George Zimmerman, Trayvon Martin and Where to Go From Here
Take a step back from the national outrage over the killing of Trayvon Martin and the acquittal of his killer, George Zimmerman, and it’s easy to wonder just what it is about the event that has provoked such a visceral reaction.
To be sure, the senseless death of a child is always a personal tragedy. An innocent young life cut short and chronicled in painstaking detail tends to unleash all kinds of raw emotions, even if only for the duration of the evening news. And then there are the clear racial undertones of Trayvon Martin’s killing. George Zimmerman’s stalking and intimidation of an African American boy guilty of nothing more than going out to buy a pack of Skittles in an unfamiliar neighborhood highlights in a manner that’s impossible to ignore the reality of racial profiling in America. There’s enough material here to make up the basis for a college course.
That the Zimmerman trial has caused so many Americans normally apathetic about current events to take a break from tweeting cat photos in order to tackle, with various levels of sophistication, complex socio-political issues, is something to celebrate. Those who mock or dismiss the national interest in what transpired between Martin and Zimmerman display a shocking level of cynicism. Yes, “only” one person was killed in a country where thousands of people are killed by guns every year, all too often without generating much attention. But it is due to these broader societal problems that it is worth sitting up and taking notice.
Sometimes it takes a confluence of timing, publicity, and eye-catching details to humanize issues that, to many Americans, seem detached from their daily lives. The lynching of Emmett Till in 1955 on a visit to Mississippi, an event to which the Martin killing is often compared in the media, called attention to the horrors of Jim Crow and helped publicize the civil rights struggles of the time. Then, too, only one person was killed. Trayvon Martin’s death and George Zimmerman’s acquittal, although far from the “biggest” tragedy to occur in America, is larger than just the people who were involved because it so well encapsulates long-festering racial tensions.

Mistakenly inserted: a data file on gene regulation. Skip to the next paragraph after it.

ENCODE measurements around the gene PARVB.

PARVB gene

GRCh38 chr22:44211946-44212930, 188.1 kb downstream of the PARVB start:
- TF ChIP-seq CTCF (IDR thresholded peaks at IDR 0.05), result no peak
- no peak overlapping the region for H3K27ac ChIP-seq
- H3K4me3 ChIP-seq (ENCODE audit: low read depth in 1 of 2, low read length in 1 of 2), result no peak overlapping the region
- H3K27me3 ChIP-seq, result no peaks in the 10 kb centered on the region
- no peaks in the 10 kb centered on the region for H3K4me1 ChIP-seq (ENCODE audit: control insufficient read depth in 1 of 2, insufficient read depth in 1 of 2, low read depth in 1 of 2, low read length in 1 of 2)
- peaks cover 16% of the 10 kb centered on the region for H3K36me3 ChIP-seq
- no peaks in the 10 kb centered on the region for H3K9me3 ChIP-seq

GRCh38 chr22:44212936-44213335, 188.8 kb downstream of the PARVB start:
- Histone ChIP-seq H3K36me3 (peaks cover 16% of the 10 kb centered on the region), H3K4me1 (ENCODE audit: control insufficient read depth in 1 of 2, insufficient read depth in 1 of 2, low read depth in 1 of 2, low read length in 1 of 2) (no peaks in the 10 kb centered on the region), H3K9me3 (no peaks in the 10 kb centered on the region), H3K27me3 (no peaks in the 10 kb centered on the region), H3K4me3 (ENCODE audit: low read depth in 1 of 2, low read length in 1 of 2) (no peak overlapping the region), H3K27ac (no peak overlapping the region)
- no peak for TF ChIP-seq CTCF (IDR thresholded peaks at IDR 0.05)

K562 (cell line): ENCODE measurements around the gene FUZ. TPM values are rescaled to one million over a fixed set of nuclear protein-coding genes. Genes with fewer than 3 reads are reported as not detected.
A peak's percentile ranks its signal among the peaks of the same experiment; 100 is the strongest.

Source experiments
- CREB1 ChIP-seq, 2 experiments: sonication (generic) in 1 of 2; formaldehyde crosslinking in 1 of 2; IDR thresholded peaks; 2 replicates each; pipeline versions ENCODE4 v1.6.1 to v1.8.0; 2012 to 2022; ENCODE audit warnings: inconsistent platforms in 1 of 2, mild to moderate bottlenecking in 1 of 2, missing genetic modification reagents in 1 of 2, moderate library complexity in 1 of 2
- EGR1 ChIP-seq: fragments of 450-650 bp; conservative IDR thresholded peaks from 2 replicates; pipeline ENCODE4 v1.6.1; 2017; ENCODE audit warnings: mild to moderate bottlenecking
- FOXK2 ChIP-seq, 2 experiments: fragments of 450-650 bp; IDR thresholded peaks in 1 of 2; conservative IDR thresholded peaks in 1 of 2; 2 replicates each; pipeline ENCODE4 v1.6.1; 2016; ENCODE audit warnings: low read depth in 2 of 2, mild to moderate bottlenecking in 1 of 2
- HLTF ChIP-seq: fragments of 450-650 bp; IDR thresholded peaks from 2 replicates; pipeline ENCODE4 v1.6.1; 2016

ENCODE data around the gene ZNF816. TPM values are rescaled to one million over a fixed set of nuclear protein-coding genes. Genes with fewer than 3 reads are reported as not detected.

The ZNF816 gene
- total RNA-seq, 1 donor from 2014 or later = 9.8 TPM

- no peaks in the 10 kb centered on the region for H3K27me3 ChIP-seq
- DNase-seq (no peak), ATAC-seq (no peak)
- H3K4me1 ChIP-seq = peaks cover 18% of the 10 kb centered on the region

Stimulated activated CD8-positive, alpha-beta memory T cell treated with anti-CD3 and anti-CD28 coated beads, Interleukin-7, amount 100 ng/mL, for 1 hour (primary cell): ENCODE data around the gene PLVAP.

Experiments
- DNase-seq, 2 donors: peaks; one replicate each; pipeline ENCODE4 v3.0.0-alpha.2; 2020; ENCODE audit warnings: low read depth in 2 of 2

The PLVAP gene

It also highlighted the potential pitfalls of a legal system that can reflect prejudice as often as justice. And, perhaps most disconcertingly of all, the possibility of Zimmerman’s innocence under the law shows the divide between what is morally acceptable and legally admissible. Few (although still too many) would argue that Zimmerman was totally justified in his actions; even those who are sympathetic tend to admit that he, at the very least, showed poor judgment. The fact that an action so clearly morally wrong even has the possibility of being legal demonstrates that being a “nation of laws” can have its drawbacks, especially when those laws seem to affect people differently depending on their race.
Martin’s death and Zimmerman’s acquittal could represent a sea change in American law and politics, but that doesn’t mean such change is inevitable. It is crucial that Americans draw the proper lesson from what happened. And that lesson is not to seek vengeance, through legal or extralegal means. As painful as it is to accept, Zimmerman has been found innocent. It might be cathartic to rally in the street and push for a civil trial, but it’s time to broaden our focus beyond Trayvon Martin to address the issues that led to his death and the acquittal of his killer. That there will never be legal justice for Martin and his family is incredibly sad, but the interest in his case is about so much more than justice for one murder. In fact, a guilty verdict for Zimmerman at the expense of a prolonged, substantive conversation about race would be an empty victory. The best thing that can happen now is for all those people protesting in the street and sounding off on social media to channel their justified outrage into action.
Zimmerman’s acquittal has shown that stand-your-ground laws are dangerous and unjust. The presence of these laws raises the bar on the threshold of evidence needed by authorities to convict, or to successfully prosecute vigilantism run amok. And the public must, on a national basis, challenge the theoretical and unstated assumptions underpinning such laws, which played out in the worst way in this case. Zimmerman’s assumption that Martin was dangerous makes it clear that racial profiling, far from just an inconvenience, can be deadly. Many Americans’ tendency to blame the victim just for being black and “dressing like a hoodlum” speaks to a broader racist element in American culture, inextricably bound with the erosion of voting rights (witness the Supreme Court’s shameful decision on the Voting Rights Act) and the paranoid suspicion of Latino immigrants. If Trayvon Martin’s death can spark interest in addressing these issues, it will not have been for nothing. George Zimmerman is the symptom of the aforementioned problems, and to lose sight of the bigger picture to seek vengeance on him would be a tremendous waste of a historic opportunity.